What is gas welding? Explain sketch principle operation of oxy-acetylene gas welding.

3.C] What is gas welding? Explain with neat sketch principle of operation of oxy-acetylene gas welding.


Gas welding is a fusion method of welding, in which a strong gas flame is used to raise the temperature of the workpieces so as to melt them. As in arc welding, a filler metal is used to fill the joint. The gases that can be used for heating are:

(i) oxygen and acetylene mixture.
(ii) oxygen and hydrogen mixture.

The oxy-acetylene gas mixture is most commonly used in
gas welding.

Oxy-Acetylene Welding

When the right proportions of oxygen and acetylene are mixed in the welding torch and then ignited, the flame produced at the nozzle tip is called as the oxy-acetylene flame.

This flame when used in welding is known Oxy-acetylene welding. The temperature attained by the oxy-acetylene flame is around 3200°C and therefore has the ability to melt all commercial metals.

Thus, there is a complete bonding of the joining metals that can be achieved during welding Equipment. The oxy-acetylene gas equipment consists of two large steel cylinders one containing oxygen at high pressure, and the other dissolved acetylene also at high pressure, rubber tubes, pressure regulators and blow torch. The oxygen and the acetylene are supplied to the blow torch separately, where both of them get mixed and come out through the nozzle of the blow torch.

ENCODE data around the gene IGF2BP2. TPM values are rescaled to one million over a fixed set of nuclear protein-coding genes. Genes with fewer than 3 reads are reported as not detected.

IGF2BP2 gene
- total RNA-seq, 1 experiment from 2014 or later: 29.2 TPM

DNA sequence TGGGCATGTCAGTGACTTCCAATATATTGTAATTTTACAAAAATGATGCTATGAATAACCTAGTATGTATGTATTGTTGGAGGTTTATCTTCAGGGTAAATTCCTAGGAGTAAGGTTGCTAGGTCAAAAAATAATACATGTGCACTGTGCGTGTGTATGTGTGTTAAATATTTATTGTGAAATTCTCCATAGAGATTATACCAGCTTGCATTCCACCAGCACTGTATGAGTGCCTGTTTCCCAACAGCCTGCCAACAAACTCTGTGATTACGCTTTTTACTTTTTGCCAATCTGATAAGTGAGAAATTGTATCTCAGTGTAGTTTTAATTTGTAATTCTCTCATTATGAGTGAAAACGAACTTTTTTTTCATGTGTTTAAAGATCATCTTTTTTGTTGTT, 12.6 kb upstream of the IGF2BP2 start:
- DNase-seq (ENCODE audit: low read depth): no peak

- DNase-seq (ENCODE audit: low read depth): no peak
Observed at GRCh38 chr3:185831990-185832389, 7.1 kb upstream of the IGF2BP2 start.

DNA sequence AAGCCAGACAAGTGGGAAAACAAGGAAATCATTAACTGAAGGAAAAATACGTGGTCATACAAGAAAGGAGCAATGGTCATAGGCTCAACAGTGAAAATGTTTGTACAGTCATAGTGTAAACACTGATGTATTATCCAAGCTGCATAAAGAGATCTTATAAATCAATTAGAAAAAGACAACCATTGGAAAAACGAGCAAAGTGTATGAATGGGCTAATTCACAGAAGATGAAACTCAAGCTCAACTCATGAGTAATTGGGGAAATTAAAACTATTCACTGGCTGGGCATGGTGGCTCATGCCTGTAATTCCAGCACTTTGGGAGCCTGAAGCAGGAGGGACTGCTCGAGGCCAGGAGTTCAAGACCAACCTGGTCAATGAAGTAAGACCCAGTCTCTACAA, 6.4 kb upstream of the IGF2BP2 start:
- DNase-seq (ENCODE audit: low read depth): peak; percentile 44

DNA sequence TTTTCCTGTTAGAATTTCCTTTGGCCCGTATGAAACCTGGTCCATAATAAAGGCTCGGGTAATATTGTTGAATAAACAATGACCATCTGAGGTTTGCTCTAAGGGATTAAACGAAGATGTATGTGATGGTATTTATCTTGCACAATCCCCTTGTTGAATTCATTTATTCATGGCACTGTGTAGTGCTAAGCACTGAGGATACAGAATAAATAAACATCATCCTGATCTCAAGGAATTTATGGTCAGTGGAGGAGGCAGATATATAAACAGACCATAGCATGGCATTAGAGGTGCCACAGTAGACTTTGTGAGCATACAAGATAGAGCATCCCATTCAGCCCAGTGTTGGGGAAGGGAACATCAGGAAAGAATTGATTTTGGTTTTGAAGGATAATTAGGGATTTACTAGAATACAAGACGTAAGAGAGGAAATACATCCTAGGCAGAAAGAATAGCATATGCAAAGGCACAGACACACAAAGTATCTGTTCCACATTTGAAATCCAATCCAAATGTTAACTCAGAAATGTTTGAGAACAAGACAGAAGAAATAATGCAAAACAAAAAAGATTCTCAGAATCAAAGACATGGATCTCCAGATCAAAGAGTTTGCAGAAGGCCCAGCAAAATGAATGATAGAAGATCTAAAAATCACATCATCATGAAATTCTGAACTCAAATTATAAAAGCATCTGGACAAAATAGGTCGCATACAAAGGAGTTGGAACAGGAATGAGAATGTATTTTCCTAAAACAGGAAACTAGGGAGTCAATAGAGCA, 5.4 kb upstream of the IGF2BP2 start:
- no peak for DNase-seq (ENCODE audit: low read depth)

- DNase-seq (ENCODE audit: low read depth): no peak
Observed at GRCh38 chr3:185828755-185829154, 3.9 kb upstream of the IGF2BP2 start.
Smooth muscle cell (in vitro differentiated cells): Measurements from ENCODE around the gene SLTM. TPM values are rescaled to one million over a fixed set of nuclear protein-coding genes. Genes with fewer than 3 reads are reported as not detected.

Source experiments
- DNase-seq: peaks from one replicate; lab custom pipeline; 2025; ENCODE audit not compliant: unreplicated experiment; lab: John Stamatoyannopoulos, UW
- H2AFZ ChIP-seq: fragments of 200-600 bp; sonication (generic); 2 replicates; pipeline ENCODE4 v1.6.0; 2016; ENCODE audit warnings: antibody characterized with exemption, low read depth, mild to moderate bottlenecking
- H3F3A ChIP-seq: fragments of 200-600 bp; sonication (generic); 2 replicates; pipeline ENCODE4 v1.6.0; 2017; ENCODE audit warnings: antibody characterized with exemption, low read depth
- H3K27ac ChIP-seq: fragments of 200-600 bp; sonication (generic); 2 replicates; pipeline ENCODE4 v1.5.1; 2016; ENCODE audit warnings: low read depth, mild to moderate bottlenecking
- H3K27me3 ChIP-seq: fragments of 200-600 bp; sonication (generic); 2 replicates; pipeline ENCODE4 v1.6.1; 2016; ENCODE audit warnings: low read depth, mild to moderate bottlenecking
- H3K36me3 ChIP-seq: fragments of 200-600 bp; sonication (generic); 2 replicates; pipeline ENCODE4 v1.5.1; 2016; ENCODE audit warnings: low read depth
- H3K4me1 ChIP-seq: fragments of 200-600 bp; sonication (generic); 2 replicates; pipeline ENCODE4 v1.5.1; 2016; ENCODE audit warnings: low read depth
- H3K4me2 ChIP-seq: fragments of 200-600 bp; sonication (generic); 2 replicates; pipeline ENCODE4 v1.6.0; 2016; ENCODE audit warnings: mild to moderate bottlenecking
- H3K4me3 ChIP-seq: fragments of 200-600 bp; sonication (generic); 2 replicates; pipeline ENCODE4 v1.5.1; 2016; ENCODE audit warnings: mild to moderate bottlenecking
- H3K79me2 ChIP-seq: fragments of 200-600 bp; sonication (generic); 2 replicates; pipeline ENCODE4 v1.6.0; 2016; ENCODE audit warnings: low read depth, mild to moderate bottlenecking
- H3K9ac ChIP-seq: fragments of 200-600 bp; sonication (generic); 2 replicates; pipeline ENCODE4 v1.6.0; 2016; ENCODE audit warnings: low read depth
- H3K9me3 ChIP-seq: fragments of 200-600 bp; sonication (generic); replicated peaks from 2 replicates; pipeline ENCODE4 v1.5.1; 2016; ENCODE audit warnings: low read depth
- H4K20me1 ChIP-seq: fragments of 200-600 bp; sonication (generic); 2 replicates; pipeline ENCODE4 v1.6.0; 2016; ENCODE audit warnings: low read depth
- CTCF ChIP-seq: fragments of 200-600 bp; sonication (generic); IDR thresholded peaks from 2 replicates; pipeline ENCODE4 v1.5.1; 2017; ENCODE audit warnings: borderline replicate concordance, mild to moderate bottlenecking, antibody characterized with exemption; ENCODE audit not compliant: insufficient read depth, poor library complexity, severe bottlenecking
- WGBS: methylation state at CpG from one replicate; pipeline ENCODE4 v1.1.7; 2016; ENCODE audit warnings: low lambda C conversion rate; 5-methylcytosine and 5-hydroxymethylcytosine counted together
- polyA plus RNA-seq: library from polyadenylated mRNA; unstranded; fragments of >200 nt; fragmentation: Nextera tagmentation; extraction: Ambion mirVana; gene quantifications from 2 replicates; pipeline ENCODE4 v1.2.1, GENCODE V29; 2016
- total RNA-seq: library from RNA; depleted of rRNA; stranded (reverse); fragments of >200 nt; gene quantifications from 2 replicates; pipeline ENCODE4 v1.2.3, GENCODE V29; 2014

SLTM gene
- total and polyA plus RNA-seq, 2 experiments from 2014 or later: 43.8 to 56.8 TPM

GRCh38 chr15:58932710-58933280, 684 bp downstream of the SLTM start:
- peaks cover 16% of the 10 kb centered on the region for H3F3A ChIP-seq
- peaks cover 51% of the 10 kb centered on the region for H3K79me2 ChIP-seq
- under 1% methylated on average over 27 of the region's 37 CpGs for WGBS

Oxy-Acetylene Welding


The typical oxy-acetylene welding process is shown in Figure. After the initial equipment preparation, the to-be-welded component setup and safety checks are completed, the pressure regulators fitted to the oxygen and acetylene cylinders are adjusted to draw the oxygen and acetylene gas in the required proportions from the cylinders respectively.

The pressure regulator in each of the cylinders is fitted with two gauges. One gauge indicates the gas pressure inside the cylinder and the other gauge indicates the reduced pressure at which the gas goes out. The respective gases from cylinders are carried from the pressure regulator to the welding torch using the rubber hose pipes.

Upon reaching the welding torch, these gases are allowed to mix in a mixing chamber and then are led out of the torch through the orifice of the blowpipe. The resultant flame at 3200 degrees Celsius is used to melt the workpieces.

To fill up the gap between workpieces and to add strength to the joint, filler rods (mostly of metal similarto the workpieces) are added to the molten metal pool. A Flux such as borax is used to dissolve and remove metal oxides formed during welding.

The technique used to weld can be leftward or rightward welding technique. In the leftward welding technique, the flame from the torch preheats the material yet to be welded, while in the right ward welding, the flame post-heats the weld-bead. The molten metal pool that contains the molten metal of the filler rod and the workpiece solidifies to form a welded joint.

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